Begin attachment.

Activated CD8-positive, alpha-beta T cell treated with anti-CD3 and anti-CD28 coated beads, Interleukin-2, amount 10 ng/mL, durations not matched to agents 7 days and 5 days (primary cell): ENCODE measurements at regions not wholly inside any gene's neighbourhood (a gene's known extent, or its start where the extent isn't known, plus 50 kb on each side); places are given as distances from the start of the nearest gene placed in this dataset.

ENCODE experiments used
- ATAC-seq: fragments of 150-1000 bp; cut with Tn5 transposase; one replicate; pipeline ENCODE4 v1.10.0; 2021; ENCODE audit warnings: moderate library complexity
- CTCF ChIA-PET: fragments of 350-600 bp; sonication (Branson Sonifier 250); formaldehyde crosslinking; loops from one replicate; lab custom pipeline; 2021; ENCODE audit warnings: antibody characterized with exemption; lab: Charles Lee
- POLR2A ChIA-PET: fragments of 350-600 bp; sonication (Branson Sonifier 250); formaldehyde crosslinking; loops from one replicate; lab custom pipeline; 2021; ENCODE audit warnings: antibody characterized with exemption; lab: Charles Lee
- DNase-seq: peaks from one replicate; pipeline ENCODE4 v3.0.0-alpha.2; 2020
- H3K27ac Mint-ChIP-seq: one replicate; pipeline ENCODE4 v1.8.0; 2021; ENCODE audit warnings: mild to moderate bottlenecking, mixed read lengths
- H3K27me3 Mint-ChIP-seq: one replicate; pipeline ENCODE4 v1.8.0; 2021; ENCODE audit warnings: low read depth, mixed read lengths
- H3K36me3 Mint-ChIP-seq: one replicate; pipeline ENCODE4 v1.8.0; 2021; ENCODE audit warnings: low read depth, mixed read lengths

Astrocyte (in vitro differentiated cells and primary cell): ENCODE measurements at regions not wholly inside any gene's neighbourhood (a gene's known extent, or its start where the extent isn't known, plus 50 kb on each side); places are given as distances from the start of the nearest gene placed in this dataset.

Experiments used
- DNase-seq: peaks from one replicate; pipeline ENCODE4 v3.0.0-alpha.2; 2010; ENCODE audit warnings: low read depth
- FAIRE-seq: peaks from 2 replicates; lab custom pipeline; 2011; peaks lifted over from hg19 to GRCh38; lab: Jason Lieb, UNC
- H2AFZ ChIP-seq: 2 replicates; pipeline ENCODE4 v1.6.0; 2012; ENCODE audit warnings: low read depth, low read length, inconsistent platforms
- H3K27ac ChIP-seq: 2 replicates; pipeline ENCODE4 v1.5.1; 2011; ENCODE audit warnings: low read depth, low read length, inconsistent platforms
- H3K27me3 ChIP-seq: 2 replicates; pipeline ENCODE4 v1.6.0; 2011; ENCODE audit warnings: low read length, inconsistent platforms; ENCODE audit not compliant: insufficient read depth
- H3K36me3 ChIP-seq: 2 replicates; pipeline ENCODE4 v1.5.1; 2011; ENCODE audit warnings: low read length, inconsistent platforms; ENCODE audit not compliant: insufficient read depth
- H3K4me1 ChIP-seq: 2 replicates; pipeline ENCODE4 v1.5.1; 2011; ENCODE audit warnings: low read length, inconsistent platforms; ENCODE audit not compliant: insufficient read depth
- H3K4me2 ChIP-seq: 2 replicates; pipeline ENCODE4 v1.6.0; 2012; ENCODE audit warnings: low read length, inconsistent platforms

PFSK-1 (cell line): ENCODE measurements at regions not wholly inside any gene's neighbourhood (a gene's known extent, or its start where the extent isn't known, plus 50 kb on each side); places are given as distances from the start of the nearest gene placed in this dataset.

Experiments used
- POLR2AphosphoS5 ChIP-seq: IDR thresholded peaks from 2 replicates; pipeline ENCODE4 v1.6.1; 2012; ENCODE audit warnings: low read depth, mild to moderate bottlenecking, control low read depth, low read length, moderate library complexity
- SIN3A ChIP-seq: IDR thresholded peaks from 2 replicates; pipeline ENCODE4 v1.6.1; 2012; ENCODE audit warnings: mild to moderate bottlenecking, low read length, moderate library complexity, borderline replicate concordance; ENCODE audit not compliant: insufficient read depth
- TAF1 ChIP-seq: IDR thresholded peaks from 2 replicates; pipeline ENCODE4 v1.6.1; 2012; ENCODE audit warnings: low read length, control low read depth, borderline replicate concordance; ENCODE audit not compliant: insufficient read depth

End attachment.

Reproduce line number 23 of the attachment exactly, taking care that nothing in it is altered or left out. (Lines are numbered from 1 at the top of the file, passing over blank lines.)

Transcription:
- SIN3A ChIP-seq: IDR thresholded peaks from 2 replicates; pipeline ENCODE4 v1.6.1; 2012; ENCODE audit warnings: mild to moderate bottlenecking, low read length, moderate library complexity, borderline replicate concordance; ENCODE audit not compliant: insufficient read depth